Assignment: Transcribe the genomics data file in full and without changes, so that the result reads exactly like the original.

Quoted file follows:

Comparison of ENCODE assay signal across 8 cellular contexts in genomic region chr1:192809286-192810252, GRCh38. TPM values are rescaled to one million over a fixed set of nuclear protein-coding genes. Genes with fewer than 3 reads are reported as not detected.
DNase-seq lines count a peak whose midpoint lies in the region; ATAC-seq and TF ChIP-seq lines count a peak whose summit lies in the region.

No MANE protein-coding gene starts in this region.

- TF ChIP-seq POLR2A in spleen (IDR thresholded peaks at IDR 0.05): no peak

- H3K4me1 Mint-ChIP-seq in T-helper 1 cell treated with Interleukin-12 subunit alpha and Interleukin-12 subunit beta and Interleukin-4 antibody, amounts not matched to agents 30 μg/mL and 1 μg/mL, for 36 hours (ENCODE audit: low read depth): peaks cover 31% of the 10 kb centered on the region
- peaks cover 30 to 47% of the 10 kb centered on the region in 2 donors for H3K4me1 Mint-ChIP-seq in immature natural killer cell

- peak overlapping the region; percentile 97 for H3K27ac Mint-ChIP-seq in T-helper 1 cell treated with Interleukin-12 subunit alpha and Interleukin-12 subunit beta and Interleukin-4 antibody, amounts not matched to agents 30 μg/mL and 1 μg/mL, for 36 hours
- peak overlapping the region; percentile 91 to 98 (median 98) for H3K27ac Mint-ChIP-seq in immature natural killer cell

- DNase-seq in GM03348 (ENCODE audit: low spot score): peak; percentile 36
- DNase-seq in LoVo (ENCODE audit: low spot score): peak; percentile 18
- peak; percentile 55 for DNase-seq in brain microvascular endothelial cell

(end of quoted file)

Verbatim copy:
Comparison of ENCODE assay signal across 8 cellular contexts in genomic region chr1:192809286-192810252, GRCh38. TPM values are rescaled to one million over a fixed set of nuclear protein-coding genes. Genes with fewer than 3 reads are reported as not detected.
DNase-seq lines count a peak whose midpoint lies in the region; ATAC-seq and TF ChIP-seq lines count a peak whose summit lies in the region.

No MANE protein-coding gene starts in this region.

- TF ChIP-seq POLR2A in spleen (IDR thresholded peaks at IDR 0.05): no peak

- H3K4me1 Mint-ChIP-seq in T-helper 1 cell treated with Interleukin-12 subunit alpha and Interleukin-12 subunit beta and Interleukin-4 antibody, amounts not matched to agents 30 μg/mL and 1 μg/mL, for 36 hours (ENCODE audit: low read depth): peaks cover 31% of the 10 kb centered on the region
- peaks cover 30 to 47% of the 10 kb centered on the region in 2 donors for H3K4me1 Mint-ChIP-seq in immature natural killer cell

- peak overlapping the region; percentile 97 for H3K27ac Mint-ChIP-seq in T-helper 1 cell treated with Interleukin-12 subunit alpha and Interleukin-12 subunit beta and Interleukin-4 antibody, amounts not matched to agents 30 μg/mL and 1 μg/mL, for 36 hours
- peak overlapping the region; percentile 91 to 98 (median 98) for H3K27ac Mint-ChIP-seq in immature natural killer cell

- DNase-seq in GM03348 (ENCODE audit: low spot score): peak; percentile 36
- DNase-seq in LoVo (ENCODE audit: low spot score): peak; percentile 18
- peak; percentile 55 for DNase-seq in brain microvascular endothelial cell